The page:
It is also important by the manufacture of the mat that the substrate thus becomes easy to handle and presents no risk for loosening of the warps and weft threads in the woven primary fabric. Said high thread fastness is achieved due to the large quantity of fibres from the fleece layer which fibres are bonded or fastened in the substrate, because the woven primary fabric is effectively locked after the needle stitching by the thermoplastic adhesion, i.e. heat setting provided by the calandering process.
Furthermore it is achieved that the substrate may endure a high process temperature as the one applied by the heat welding or vulcanization process of the service mat, whereby the substrate, the nap tufted therein and the rubber or plastic backing layer are vulcanized together to a finished mat. This is surprisingly due to the fact that the part of synthetic fibres having the highest softening point in the non-woven fleece seems to provide a protection against re-melting of the part of synthetic fibres having a low softening point in the non-woven fleece and in the woven primary fabric during the heat welding or vulcanizing process. Said protection presumably derives from the rather high softening point of 180-240 degrees C. of the applied kind of synthetic fibres and/or its specific heat.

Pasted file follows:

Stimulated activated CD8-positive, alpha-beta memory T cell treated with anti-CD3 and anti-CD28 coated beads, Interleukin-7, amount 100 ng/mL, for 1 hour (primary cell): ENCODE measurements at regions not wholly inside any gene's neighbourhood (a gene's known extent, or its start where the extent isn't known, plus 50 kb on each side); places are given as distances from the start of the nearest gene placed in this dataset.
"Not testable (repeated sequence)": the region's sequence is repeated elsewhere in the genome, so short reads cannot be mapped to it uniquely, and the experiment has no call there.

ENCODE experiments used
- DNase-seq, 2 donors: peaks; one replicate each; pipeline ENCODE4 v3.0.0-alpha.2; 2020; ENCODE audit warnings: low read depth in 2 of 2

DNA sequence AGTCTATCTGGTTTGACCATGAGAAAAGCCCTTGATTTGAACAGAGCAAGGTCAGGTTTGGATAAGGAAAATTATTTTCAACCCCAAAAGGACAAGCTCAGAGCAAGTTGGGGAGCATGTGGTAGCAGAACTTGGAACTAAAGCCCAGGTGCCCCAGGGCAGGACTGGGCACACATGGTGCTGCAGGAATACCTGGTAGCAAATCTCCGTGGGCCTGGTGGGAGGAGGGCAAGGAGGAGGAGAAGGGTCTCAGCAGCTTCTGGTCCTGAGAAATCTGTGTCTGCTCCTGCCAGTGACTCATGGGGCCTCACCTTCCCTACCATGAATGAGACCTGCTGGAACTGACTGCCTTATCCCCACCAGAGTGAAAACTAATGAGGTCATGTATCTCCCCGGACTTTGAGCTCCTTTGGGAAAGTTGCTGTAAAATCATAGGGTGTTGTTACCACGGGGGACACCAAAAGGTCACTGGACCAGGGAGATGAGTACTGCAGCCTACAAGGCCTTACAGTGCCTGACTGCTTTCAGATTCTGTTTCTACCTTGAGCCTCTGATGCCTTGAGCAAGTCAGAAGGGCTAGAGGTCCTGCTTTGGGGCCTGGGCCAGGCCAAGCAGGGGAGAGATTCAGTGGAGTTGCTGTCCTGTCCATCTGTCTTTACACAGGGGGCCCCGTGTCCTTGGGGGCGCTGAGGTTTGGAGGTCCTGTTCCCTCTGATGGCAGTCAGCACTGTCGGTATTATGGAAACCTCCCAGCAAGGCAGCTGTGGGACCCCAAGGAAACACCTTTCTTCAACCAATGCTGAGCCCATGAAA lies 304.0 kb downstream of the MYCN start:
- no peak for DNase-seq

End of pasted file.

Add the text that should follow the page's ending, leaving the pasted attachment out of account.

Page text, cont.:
As a consequence of the high tear resistance and deformation stability of the substrate the backing layer of the mat may be relatively thin, causing a weight and material saving for the service mat as a whole, and thus without reducing the total deformation stability or the liquid absorption capacity during the use of the mat.